Topology Seminar
Upcoming Talks
The seminar will meet at 4:30 on Monday in 2131 unless otherwise noted.
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Arpon Raksit (MIT)
$\begingroup $This talk will be about joint work with Jeremy Hahn and Dylan Wilson in which we define a filtration on an arbitrary commutative ring spectrum that we call the "even filtration". I'll introduce the definition, the one method we've come up with for analyzing it, and its relation to other filtrations of interest, in particular motivic filtrations on topological Hochschild homology.
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Nick Kuhn (University of Virginia)
$\begingroup $The study of the action of a finite pgroup $G$ on a finite $G$CW complex $X$ is one of the oldest topics in algebraic topology. In the late 1930's, P. A. Smith proved that if $X$ is mod p acyclic, then so is $X^G$, its subspace of fixed points. A related theorem of Ed Floyd from the early 1950's says that the dimension of the mod p homology of $X$ will bound the dimension of the mod p homology of $X^G$.
The study of the Balmer spectrum of the homotopy category of $G$spectra has lead to the problem of identifying "chromatic" variants of Smith's theorem, with mod p homology replaced by the Morava Ktheories (at the prime p). One such chromatic Smith theorem is proved by Barthel et.al.: if $G$ is a cyclic pgroup and X is $K(n)$ acyclic, then $X^G$ is $K(n1)$ acyclic (and this answers questions like this for all abelian pgroups).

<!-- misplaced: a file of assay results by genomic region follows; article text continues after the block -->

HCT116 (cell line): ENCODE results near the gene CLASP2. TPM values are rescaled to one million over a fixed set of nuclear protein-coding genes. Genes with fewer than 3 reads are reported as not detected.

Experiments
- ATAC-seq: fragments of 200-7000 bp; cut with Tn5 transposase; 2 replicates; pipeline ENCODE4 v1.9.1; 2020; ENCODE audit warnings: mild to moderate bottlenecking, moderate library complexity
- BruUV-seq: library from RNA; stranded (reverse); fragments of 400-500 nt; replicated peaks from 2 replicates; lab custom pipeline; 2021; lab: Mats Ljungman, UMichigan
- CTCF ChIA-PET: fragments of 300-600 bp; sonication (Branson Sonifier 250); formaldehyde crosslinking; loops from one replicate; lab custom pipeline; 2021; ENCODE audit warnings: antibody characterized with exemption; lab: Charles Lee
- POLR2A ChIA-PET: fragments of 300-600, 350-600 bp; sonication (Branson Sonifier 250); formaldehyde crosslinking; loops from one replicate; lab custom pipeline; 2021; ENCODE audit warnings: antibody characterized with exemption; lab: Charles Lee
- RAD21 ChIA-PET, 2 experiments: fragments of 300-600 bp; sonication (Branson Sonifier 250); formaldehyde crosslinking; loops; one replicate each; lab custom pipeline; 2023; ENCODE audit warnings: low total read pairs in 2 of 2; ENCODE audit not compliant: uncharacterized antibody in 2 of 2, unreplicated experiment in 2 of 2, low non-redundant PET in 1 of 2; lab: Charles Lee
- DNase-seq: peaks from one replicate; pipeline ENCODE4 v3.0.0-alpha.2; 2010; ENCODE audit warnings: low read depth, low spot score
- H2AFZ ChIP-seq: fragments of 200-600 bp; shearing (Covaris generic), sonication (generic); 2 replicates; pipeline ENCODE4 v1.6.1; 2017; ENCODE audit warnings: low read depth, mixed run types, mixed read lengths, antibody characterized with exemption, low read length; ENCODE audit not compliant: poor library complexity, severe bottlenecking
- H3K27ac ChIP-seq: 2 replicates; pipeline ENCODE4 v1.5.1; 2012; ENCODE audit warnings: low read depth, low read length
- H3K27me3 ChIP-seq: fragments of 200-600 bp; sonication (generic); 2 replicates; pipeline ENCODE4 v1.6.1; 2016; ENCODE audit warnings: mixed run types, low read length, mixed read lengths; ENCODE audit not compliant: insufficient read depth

In work with Chris Lloyd, we have been able to show that a chromatic analogue of Floyd's theorem is true whenever a chromatic Smith theorem holds. For example, if $G$ is a cyclic pgroup, then the dimension over $K(n)_\ast$ of $K(n)_\ast(X)$ will bound the dimension over $K(n1)_\ast$ of $K(n1)_\ast(X^G)$.
The proof that chromatic Smith theorems imply the stronger chromatic Floyd theorems uses the representation theory of the symmetric groups.
These chromatic Floyd theorems open the door for many applications. We have been able to resolve open questions involving the Balmer spectrum for the extraspecial 2groups. In a different direction, at the prime 2, we can show quick collapsing of the AHSS computing the Morava Ktheory of some real Grassmanians: this is a nonequivariant result.
In my talk, I'll try to give an overview of some of this.
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Manuel Rivera (Purdue University)

Eoin Mackall (University of Maryland, College Park)

Peter Haine (University of California, Berkeley)

Stephen McKean (Harvard University)

Alexander Kupers (University of Toronto Scarborough)

Allen Yuan (Columbia)
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